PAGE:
On teaching food writing to incarcerated teens:
Topics that work well to break the ice in the traditional high school creative writing class don’t always work with incarcerated students. A person they remember from the past might bring up trauma. A happy memory might be hard to find or make them sad. Regrets, not worth bringing up. A time you were afraid, nope. A recipe seemed like a good topic until a student writing about making his favorite food at home got so homesick he told me he was never coming back to my class. Food, favorite foods, least favorite foods, favorite meals, fast food, all off the table. A whole category of guaranteed student engagement shut down.
And about breaking that ice, the thin gloss that separates people who don’t really know each other, there are moments in the detention center classroom where it’s best not to break it. Those days a new student comes into detention, adjusting to their difficult new (or re-renewed) reality, may not be the best days to ask them to share anything with anyone else in the room. Those days are best for holding space instead.
Many of my go-to teen journal topics are don’ts.
But today, with the help of Ann Hodgman’s essay from the Norton Sampler, “No Wonder They Call Me a Bitch,” food writing became possible for my students. In the essay, Hodgman, a food writer herself, decided to find out for herself what dog food tastes like. Her experiment, both funny and full of examples of strong descriptive writing, helped me to find a way to make writing about food less fraught for my students.
I realized if they, like Hodgman, were able to do a taste-test of foods with which they weren’t very familiar, they might be able to practice description unburdened by painful memories. No dog food, of course, but something they had never tasted before would work. Something that had no memories attached.
For my group, I decided snack foods from another country would be best, so I filled a bag at the local Asian grocery store. I looked for snacks with little or no English on the packaging.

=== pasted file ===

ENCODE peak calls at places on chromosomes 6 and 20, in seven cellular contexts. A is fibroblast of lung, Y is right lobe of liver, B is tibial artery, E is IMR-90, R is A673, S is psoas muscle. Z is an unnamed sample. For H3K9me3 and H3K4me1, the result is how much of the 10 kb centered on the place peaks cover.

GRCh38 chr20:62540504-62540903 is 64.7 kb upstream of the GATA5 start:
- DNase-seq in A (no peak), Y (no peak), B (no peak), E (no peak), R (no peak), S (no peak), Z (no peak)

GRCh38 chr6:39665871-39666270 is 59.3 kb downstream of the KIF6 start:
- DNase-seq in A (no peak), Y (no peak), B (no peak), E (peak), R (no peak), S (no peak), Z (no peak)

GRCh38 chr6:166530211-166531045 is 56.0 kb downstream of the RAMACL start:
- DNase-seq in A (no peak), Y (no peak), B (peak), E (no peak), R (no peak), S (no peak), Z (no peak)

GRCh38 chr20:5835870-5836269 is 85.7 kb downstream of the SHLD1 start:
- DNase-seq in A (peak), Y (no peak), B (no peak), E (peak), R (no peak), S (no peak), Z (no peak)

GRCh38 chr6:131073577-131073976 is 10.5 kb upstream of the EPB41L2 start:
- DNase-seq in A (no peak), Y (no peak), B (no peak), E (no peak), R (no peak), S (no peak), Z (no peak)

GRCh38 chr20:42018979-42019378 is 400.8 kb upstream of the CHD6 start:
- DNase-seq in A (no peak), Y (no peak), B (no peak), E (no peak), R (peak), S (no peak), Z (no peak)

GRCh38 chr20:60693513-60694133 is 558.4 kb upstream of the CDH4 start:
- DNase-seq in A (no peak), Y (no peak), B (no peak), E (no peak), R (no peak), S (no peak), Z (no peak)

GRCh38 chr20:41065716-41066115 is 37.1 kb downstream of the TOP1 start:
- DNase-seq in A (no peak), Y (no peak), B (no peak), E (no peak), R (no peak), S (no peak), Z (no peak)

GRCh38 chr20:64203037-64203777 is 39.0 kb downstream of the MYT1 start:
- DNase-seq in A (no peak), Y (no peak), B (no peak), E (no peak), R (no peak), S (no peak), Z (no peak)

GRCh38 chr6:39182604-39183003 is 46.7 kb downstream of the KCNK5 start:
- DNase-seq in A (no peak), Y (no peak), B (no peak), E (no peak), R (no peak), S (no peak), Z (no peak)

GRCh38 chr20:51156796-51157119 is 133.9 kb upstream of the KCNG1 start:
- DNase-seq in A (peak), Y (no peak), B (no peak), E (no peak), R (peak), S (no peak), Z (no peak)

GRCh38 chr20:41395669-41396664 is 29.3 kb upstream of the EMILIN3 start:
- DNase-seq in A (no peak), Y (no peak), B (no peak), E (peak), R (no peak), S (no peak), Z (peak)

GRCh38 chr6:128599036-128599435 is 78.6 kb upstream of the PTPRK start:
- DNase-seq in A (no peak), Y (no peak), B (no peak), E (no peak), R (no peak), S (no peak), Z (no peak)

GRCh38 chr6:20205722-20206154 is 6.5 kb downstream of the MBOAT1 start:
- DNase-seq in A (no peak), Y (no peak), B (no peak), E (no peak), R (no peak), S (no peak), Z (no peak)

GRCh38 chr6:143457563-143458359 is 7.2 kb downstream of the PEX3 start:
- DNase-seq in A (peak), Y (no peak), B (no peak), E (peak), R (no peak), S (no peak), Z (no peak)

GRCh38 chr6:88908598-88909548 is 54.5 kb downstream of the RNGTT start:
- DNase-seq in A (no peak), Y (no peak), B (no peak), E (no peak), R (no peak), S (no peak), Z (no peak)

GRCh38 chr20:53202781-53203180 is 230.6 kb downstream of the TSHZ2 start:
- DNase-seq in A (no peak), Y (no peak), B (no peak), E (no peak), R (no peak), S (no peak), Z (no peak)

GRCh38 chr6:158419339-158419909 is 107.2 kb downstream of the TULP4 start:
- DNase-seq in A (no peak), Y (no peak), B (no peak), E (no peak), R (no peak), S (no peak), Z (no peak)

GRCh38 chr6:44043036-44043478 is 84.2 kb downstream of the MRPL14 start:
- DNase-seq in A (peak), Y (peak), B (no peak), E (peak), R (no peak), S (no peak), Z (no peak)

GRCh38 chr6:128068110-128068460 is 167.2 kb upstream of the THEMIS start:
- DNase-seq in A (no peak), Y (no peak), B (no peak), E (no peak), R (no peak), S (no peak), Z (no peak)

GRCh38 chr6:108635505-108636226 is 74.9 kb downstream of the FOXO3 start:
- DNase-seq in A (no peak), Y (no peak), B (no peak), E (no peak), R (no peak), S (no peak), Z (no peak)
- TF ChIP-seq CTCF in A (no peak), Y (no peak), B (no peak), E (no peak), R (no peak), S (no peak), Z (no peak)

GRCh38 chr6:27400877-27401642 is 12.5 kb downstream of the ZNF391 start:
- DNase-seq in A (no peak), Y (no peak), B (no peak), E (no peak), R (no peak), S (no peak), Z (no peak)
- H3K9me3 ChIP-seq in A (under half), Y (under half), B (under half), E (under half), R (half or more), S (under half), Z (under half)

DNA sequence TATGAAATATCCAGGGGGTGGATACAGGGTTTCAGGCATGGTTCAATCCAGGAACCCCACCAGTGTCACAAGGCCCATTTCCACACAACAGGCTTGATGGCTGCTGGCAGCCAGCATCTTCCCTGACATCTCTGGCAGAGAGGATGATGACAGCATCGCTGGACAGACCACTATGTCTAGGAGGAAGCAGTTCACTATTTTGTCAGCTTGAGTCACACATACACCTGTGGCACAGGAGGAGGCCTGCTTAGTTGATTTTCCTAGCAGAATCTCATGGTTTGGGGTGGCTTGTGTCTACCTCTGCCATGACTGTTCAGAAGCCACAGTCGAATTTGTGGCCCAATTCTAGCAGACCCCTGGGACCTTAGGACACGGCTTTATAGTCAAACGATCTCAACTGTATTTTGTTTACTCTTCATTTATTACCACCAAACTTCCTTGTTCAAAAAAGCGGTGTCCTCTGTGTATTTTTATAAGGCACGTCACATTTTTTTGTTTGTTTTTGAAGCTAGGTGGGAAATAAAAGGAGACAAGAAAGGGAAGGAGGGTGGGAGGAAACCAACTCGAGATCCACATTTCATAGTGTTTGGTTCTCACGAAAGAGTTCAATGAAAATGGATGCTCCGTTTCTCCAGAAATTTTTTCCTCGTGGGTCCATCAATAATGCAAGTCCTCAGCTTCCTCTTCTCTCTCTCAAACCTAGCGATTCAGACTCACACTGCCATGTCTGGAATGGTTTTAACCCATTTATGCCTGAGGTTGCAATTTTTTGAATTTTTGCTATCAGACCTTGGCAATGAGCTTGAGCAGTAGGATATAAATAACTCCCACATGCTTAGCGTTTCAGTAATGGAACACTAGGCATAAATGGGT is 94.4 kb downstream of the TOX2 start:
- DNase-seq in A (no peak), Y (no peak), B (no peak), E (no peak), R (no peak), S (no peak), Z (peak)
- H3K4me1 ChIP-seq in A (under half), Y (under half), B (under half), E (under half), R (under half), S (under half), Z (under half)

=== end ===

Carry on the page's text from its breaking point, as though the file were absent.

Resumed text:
And it worked. We read Hodgman’s essay, talked in detail about her techniques, about how she focuses on texture, smell, and taste in detail, how she described the packaging design, and how her descriptions of the food’s appearance make the reader see it too.
We talked about eating mindfully, about paying attention to each bite, the way food transforms in your mouth.
They chose the foods they wanted to taste and set them out in quadrants on an unfolded napkin. Then, in one of those moments when teenage boys break every stereotype of how teenage boys act, especially teenage boys in jail, they ate. They chewed slow, eyebrows furrowed in thought. They shut their eyes and nodded. They laughed and they wrote, using similes, offering details, involving all their senses.
When I joked that I wanted to take pictures of their faces so they could see what they looked like, one said, “You can’t do that, but I’ll volunteer my hands to be in a picture with some of these foods.”
By the end of class, they had begun to write descriptive flash essays about tasting new foods for the first time. Each had a new favorite they looked forward to trying someday when they are once again allowed the privilege of choosing their own food at the grocery store.
They asked if we could do it again. If perhaps, next time, we could get a pizza from each place in town and write reviews. Together we decided, that maybe, with the approval of the facility, we might one day start a food blog together, written anonymously, of course, where we could post their thoughts on restaurant meals I could bring into class.
No one felt sad. No one felt homesick. No one never wanted to come to my class again. Today in the glass fishbowl of my classroom, with the Juvenile Justice Officers outside the door just in case, food untethered from memory became as powerful as homemade cookies.
Teacher-readers: This lesson would work well in a traditional creative writing or English classroom as well. It unlocks descriptive writing. Think carefully about the logistics and finances of distributing snacks to so many students though. Five classes of thirty could break your budget.